In this post, we are going to debate if portable generators are worth it or not? Before we move into the discussion, we need to define our terms.
First of all, decide if you need a generator or not. If you reside in an area where there are frequent power outages for whatever reason, you might want to consider investing in a generator. The generator will give you electricity on demand.
On the other hand, if you are living in an area where there is an occasional loss of power if any, you may be able to live without a generator.
However, in these uncertain times, many folks like to be prepared for an emergency and proactively invest in a generator.
What are portable generators?
Portable generators are engines which use gas power to create electricity. They turn an onboard alternator to provide electricity. You can either direct plug in your appliances into the provided sockets, or connect the generator to your home, RV, camping tent, etc.
What are standby generators?
Standby generators are backups to electrical systems. Most of the time they have an automatic transfer switch that will detect the loss of power from the grid, and within seconds start the generator. Once the generator is running, power is supplied by it.
Portable versus Standby Generators
Portable generators come in all shapes and sizes. The primary benefit is that it provides a source of power which you can take along with you where ever you go.
Portable generators are more affordable than standby ones. They run between $500-$1500 on an average. Although the cost is less, the manual labor required is far more. Portable generators mostly need to be manually started and shut down. That means you, or somebody has to be present when the generator is required.
Mind you; they can be heavy machinery, nonetheless. Do not expect to carry the generator around like you would a handbag, instead think of it as fully packed suitcases. You will need muscle power to cart them around.
Many models come with built-in wheels making it easier to move around. However, if you have to haul it into your minivan or truck, you will need a little help from your friendly muscular neighbor.
Another benefit is that they are cheaper compared to standby ones. If you need one now, you can walk to your favorite hardware or home appliance store, buy it, bring it home, put the required fuel, start it up, and you are in business.
On the other hand, if you want a standby generator, you will need to consult with a licensed electrician first to determine what you will need and where you will install it.
Most of the standby models use natural gas as fuel. You will need to get a gas line connected to the generator. You can get one that works on diesel fuel, but that will require storing a large quantity of diesel in the proximity of your home. The advantage of the natural gas models is that your home may already have a supply coming from the city your stove and dryer. All you have to do is get a professional to install an additional line for your new standby generator.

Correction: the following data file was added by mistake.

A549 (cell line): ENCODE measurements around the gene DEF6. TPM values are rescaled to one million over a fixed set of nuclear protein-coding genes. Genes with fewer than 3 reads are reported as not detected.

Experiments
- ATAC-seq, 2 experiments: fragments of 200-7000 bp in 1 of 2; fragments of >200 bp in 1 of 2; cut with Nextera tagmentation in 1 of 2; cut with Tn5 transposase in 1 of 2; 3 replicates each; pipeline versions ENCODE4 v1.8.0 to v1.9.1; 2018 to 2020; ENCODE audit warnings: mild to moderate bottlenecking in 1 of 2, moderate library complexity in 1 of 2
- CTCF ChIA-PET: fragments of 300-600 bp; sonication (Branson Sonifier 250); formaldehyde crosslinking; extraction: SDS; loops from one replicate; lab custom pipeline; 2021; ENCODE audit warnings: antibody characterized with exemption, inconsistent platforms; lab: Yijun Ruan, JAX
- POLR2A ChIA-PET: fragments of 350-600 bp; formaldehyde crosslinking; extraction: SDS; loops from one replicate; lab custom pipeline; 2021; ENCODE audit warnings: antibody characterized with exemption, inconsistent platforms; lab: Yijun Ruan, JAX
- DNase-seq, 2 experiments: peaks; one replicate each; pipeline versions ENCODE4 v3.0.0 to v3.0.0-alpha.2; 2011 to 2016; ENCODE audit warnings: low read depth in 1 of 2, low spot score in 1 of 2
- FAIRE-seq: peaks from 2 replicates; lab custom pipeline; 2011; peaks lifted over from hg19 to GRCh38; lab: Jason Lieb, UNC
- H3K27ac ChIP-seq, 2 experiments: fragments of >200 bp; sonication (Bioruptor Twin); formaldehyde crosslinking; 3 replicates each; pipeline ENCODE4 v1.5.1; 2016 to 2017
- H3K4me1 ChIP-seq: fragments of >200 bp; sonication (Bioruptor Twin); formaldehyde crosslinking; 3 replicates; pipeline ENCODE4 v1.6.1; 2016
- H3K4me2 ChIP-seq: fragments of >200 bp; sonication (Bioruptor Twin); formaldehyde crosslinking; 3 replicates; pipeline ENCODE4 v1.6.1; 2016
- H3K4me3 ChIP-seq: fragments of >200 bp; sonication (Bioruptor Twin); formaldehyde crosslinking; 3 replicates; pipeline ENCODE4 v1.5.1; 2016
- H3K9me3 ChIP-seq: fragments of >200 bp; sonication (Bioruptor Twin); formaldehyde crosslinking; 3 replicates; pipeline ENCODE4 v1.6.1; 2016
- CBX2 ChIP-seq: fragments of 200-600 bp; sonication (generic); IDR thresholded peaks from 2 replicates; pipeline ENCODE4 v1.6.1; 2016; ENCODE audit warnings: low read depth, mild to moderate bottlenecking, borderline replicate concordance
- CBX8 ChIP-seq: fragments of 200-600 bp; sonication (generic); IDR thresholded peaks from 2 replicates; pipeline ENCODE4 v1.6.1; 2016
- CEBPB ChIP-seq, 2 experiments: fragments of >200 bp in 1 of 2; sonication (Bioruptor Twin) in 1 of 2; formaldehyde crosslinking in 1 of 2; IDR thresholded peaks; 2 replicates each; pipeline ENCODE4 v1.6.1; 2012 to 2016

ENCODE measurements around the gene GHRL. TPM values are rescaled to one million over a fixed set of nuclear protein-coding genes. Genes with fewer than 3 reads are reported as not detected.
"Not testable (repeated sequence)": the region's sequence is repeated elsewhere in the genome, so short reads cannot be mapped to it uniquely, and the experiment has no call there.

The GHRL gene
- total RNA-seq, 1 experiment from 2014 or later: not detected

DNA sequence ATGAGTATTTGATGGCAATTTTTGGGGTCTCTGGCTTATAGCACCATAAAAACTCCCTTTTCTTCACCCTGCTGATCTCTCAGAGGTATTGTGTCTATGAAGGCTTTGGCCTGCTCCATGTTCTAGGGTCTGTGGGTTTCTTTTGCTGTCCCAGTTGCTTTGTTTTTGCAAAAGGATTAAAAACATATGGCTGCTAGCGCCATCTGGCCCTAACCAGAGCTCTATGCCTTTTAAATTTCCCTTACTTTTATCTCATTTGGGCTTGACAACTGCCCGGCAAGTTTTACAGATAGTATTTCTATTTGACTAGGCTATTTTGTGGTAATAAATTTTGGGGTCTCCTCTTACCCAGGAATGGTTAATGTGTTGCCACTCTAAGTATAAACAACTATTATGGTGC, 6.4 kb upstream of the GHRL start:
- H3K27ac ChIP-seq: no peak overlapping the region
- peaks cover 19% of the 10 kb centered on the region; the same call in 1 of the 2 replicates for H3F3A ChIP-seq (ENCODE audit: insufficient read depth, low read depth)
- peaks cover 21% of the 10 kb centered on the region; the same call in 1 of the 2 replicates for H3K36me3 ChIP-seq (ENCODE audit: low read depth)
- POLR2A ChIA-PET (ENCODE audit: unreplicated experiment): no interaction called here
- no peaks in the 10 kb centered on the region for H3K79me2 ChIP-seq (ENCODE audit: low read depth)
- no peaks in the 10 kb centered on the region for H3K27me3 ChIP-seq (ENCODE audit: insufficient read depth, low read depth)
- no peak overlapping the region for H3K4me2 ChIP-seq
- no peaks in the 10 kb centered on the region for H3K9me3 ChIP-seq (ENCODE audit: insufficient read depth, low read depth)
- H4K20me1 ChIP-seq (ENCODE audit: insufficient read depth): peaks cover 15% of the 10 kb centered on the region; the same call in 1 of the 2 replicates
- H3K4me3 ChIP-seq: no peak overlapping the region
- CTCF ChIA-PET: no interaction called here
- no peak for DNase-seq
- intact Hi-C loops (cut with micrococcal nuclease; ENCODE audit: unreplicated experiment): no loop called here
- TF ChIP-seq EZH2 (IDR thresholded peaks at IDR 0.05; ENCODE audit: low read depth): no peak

Next, you may need to get a permit from your local building department. One for building a base to put the generator. These machines can be massive and will require a dedicated concrete foundation. Another permit will be for the natural gas line, etc. It is best to check with your building department. You will have to do your due diligence in these matters. We can only make suggestions; we cannot take any legal responsibility.
What do you expect your generator to do for you?
If you need occasional power, or, you want to power up a few lights, a fan perhaps, and be able to charge your mobile phones in a power outage, you can safely consider buying a portable generator.
On the other hand, if you plan to continue using all the power in your house, during an outage, that you use when the electricity is coming from the grid, you will undoubtedly need to invest in a standby generator.
Limits of portable generators versus standby generators
Portable generators have fuel tanks similar to the one in your vehicle. Every minute that the generator runs, it will consume the fuel. Soon the gas tank will be empty. Depending on the hours that you would want to run it, you will need to store extra fuel.
Several constraints come with storing fuel in the vicinity of your home or place of residence. The first and foremost is the question of safety. You don’t want your garage or basement full of flammable material! Yes, there are ways and means of storing a decent amount of fuel.
Like all engines, portable generators will emit deadly carbon monoxide. Due to this hazard, a portable generator must be kept at least ten feet away from the house. Some folks keep them in the garage and leave the door open. Even with their doors open garages do not offer enough ventilation. Period.
If it is snowing, you have to plow through the snow to start up the generator. When it is running out of fuel, you will have to go back into the storm in the middle of the night to refuel it. There are several considerations while refueling a portable generator which you need to keep in mind. Before refueling, you have to shut off the generator to let it cool.
Standby generators are directly connected to the gas line. They will have an almost unlimited supply of fuel. You will not have to worry about running out of gas, or storing fuel as you would with a portable generator. That is a definite advantage of standby generators when you feel that you will need continuous power for long periods of time.
Both the types of generators have their pros and cons. The deciding factor for you will be what you want out of it.
To recap, if you need occasional power only, or, you want portability with power generation, then the portable kind will work best for you.
On the other hand, if you want to create a backup of your power system for whatever reason, it would be better to invest in a standby system.